Senate Passes Ill-Fated ACA Repeal Bill
The Senate voted 52 to 47 to repeal several central pillars of the Affordable Care Act (ACA), including tax credits for purchasing qualified health plans, Medicaid expansion, and penalties for noncompliance with the individual and employer mandates—a bill that President Obama has already indicated awaits his veto. The bill also eliminates tax measures intended to fund the ACA, such as the "Cadillac tax" on high-cost employer sponsored plans. While the House has voted to repeal the ACA more than fifty times, this is the first time the Senate has passed an ACA repeal bill.
National Health Spending Increases 5.3% in 2014, Per Person Spending Increases 4.5%
Healthcare spending in the United States increased 5.3% to $3 trillion in 2014, driven by increased spending on private employer and individual health insurance, spending on Medicaid, and rapid growth in prescription drug costs, according to the National Health Expenditures Accounts study published in Health Affairs. Spending per capita increased at a similar rate—4.5%—to $9,523 in 2014. Health costs increased faster in 2014 than the previous five years due primarily to the Affordable Care Act's private insurance and Medicaid coverage programs, which saw 4.4% and 11% spending increases, respectively, from 2013 to 2014 as the number of covered lives under both programs increased.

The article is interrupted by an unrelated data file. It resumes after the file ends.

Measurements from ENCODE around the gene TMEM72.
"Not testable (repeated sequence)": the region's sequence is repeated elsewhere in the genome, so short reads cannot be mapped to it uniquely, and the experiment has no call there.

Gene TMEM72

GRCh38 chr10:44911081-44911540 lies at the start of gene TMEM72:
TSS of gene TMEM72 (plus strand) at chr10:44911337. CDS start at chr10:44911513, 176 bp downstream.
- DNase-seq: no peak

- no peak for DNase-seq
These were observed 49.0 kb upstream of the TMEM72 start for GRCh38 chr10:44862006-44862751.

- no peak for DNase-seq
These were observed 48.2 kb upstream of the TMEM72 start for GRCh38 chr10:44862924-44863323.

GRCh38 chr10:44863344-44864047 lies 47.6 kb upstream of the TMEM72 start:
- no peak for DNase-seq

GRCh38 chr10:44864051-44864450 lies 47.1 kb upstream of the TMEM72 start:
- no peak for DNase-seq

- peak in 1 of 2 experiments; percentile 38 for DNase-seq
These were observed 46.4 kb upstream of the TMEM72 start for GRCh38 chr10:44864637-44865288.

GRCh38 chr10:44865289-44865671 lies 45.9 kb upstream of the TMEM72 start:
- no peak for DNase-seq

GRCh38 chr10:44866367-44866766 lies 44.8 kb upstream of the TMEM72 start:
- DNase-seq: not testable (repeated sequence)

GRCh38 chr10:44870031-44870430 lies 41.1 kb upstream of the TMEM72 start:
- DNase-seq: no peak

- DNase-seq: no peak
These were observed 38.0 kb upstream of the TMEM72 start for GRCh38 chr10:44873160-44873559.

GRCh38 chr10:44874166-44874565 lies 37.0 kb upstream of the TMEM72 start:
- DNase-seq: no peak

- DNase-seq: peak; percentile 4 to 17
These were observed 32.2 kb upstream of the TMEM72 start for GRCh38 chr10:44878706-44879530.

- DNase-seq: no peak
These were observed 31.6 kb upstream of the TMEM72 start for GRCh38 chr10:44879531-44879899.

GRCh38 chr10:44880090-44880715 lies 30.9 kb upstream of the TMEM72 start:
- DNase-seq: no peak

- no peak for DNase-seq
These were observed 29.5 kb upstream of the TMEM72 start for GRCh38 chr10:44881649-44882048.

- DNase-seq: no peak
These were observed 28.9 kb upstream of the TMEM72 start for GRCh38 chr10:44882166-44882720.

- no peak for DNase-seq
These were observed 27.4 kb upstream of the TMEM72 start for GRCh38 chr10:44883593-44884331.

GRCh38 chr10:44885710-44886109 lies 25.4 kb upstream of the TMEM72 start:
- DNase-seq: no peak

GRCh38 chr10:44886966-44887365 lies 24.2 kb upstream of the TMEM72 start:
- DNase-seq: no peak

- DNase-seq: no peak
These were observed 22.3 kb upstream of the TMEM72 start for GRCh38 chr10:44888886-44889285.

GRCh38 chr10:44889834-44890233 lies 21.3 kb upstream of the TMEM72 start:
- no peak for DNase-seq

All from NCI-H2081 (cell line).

Rhode Island: Innovation Work Group Submits Report to the Governor, Recommends Establishing Health Policy Office
Governor Gina Raimondo's (D) Working Group for Healthcare Innovation presented its recommendations to improve the State's healthcare system while controlling costs in a report that calls for the establishment of an Office of Health Policy, which would set, implement, and coordinate a single, comprehensive statewide health policy plan. The Working Group also encouraged system-wide accountability and transparency through a nonbinding spending target for insurers and providers—rather than a spending cap—though the target would be secondary to the main goal of increasing transparency and accountability for cost and quality. Rather than enforce a spending target, the Office of Health Policy would aim to understand how and why healthcare costs are increasing. The Hospital Association of Rhode Island also opposed setting a target, explaining that its members may not be prepared to meet a spending target and citing a possible risk to economic growth and innovation. Other recommendations are to expand analytic capabilities, create alternative payment models, establish statewide health goals, and expand use of improved health information technology.